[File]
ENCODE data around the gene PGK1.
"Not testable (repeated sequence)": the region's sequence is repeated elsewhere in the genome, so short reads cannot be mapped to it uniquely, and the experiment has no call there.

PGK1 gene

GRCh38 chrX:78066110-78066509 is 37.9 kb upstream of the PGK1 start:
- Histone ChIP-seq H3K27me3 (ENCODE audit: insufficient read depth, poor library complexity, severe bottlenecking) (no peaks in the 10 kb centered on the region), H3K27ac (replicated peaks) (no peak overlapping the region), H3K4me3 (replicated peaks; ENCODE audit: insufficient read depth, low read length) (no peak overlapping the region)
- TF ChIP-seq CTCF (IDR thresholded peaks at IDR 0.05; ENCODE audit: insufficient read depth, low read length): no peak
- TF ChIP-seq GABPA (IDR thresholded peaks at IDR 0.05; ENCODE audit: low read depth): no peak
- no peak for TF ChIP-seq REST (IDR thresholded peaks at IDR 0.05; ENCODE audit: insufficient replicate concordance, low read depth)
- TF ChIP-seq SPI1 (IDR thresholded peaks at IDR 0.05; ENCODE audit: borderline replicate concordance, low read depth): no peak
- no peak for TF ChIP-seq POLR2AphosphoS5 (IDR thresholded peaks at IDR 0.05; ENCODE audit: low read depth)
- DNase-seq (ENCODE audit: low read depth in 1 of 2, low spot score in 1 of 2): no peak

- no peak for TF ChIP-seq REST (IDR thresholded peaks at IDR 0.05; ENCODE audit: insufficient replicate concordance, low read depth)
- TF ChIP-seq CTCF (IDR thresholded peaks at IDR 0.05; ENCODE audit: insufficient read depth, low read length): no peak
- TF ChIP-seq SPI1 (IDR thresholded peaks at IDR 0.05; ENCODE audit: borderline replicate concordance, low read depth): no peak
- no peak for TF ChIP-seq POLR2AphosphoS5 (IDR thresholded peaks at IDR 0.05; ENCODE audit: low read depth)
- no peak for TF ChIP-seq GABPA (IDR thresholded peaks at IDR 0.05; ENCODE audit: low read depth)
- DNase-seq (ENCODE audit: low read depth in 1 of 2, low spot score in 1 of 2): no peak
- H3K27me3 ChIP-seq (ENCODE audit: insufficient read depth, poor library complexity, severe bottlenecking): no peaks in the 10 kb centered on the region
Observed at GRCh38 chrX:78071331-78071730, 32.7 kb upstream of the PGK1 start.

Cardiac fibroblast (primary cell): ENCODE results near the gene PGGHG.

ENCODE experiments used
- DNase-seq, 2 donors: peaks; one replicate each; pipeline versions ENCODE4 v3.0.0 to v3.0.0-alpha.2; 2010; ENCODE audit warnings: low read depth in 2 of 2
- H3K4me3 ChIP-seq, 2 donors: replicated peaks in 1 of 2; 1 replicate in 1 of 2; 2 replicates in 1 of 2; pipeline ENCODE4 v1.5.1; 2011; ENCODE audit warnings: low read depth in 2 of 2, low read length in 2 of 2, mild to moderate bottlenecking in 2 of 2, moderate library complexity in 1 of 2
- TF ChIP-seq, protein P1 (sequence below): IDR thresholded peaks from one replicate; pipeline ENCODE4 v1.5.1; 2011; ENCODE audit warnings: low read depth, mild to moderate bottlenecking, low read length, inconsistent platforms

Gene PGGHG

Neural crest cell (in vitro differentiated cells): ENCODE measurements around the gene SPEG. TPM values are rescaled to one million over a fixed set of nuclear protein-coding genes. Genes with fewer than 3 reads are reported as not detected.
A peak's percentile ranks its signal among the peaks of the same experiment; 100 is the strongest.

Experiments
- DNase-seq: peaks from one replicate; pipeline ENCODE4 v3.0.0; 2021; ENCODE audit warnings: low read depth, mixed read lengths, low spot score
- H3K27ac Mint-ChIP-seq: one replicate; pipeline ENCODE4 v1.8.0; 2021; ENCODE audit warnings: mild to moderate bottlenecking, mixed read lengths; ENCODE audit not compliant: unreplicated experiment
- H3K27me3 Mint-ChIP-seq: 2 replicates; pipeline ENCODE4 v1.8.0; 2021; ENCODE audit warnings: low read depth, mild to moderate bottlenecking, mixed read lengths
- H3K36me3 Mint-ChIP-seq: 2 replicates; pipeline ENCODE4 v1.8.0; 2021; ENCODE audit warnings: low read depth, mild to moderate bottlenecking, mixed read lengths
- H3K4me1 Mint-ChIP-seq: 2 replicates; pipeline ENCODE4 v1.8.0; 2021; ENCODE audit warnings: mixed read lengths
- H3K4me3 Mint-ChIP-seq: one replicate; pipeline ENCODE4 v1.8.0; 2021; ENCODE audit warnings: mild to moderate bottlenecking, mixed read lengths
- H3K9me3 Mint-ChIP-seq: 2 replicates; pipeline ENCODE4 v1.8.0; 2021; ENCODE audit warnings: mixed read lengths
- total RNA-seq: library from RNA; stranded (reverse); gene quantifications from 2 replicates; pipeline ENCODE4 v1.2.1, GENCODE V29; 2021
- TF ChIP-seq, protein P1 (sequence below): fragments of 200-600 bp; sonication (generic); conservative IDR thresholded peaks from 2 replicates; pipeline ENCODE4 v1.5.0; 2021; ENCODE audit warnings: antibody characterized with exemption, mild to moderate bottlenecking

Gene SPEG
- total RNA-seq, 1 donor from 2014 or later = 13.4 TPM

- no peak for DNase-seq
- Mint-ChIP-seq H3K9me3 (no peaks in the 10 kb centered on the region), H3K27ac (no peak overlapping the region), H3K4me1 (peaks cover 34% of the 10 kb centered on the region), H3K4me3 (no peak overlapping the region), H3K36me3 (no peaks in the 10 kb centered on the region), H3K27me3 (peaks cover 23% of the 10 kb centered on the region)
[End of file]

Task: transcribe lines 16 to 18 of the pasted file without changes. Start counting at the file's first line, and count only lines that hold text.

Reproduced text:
- no peak for TF ChIP-seq GABPA (IDR thresholded peaks at IDR 0.05; ENCODE audit: low read depth)
- DNase-seq (ENCODE audit: low read depth in 1 of 2, low spot score in 1 of 2): no peak
- H3K27me3 ChIP-seq (ENCODE audit: insufficient read depth, poor library complexity, severe bottlenecking): no peaks in the 10 kb centered on the region